ralph124c
02-22-2006, 12:47 PM
Brazilian TV is big on "Novellas" (Brazilian soap operas). They are very well done, and are filmed well. I hear that suitably dubbed, they might be coming to American TV. of course, i hope so-they usually feature gorgeous, scantily-clad young women-in styles unknown to American TV.
As for other countries: does Scandinavia produce anything interesting? Dutch TV is simply awful!; but the French do some interesting stuff

Trion
02-22-2006, 12:50 PM
...but the French do some interesting stuff

Cool. Like what? I know nothing about French TV.

Zsofia
02-22-2006, 01:56 PM
You know, maybe it's just a bad sample size, but whenever I turn on hotel room TVs in other countries the only native programming I can find is game shows, news, and talk shows. (And it seems I only find talk shows in Spanish speaking countries.) All the fictional programming seems to be American - there's always Star Trek and the X-Files.

kellner
02-22-2006, 02:15 PM
A French, German or Indian police drama or sitcom might be interesting, I admit.We have sitcoms but honestly I can't think of anything remarkable right now. On the other hand German police dramas seem to be popular exports. Probably the record holder is Derrick (http://www.imdb.com/title/tt0070981/) (1974-1998, 281 episodes) which was broadcast in 102 countries. The protagonist, Inspector Derrick and his assistant investigate murders in Munich.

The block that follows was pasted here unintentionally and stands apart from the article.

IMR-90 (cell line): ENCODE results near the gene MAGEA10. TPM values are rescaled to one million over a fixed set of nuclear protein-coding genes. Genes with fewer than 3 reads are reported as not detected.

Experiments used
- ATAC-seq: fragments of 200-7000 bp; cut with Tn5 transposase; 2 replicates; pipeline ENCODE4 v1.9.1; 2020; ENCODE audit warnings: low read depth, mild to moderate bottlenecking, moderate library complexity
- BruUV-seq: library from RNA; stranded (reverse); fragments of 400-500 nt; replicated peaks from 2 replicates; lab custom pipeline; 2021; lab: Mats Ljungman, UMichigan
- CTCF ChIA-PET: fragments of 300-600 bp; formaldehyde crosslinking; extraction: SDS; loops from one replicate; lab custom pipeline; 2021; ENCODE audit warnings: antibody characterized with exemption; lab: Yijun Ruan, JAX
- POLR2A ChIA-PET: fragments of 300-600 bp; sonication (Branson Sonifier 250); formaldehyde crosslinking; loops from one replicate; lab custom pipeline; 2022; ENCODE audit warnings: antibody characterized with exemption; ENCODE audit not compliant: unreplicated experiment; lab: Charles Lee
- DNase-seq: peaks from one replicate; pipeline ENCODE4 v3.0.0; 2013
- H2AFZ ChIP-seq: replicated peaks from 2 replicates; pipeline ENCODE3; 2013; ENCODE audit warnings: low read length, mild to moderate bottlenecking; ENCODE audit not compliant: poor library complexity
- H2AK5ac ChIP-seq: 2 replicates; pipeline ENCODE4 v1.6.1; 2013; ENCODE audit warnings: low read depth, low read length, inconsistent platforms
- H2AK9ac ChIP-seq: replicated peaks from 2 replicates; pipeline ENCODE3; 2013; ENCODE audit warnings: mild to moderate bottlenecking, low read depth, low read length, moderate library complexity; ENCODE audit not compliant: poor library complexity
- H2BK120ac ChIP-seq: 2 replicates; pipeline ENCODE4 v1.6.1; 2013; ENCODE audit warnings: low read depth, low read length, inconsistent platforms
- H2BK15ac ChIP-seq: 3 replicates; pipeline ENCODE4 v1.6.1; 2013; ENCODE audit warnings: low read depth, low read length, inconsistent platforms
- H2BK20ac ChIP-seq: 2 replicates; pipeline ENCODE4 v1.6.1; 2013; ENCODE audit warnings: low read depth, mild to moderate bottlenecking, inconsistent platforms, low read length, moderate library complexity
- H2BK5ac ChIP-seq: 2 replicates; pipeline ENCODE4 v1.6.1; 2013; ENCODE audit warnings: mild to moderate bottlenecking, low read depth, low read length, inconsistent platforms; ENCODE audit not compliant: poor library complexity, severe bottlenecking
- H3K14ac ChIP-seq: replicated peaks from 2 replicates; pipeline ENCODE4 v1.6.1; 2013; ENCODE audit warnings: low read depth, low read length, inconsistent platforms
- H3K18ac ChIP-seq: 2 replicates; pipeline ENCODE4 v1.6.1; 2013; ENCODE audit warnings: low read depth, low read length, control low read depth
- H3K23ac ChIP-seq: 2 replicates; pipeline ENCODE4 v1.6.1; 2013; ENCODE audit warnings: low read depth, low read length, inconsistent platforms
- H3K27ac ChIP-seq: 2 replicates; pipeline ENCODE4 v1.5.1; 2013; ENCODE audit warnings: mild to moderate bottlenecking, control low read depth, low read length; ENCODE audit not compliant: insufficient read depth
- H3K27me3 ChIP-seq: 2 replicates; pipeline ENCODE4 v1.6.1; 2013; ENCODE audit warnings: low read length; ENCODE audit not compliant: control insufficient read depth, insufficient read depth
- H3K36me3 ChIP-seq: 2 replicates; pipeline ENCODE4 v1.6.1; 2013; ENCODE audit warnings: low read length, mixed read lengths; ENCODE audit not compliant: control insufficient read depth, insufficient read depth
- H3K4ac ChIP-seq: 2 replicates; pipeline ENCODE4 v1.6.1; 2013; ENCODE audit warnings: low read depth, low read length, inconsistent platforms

Another important program is Tatort ("Crime scene"). It features a number (currently 15) of teams that investigate murders in different cities. In Germany there is a system of public state broadcasting corporations. These produce the episodes with "their" teams. This way you have many smaller series from different regions and with different protagonists under one label. Because there are few episodes per team and year, the production values are usually higher than for other series.

Polizeiruf 110 (named after the police emergency number) is a rare example of a surviving program from East Germany. Of course that doesn't make a real difference today, but in old reruns the socialist setting adds an interesting aspect.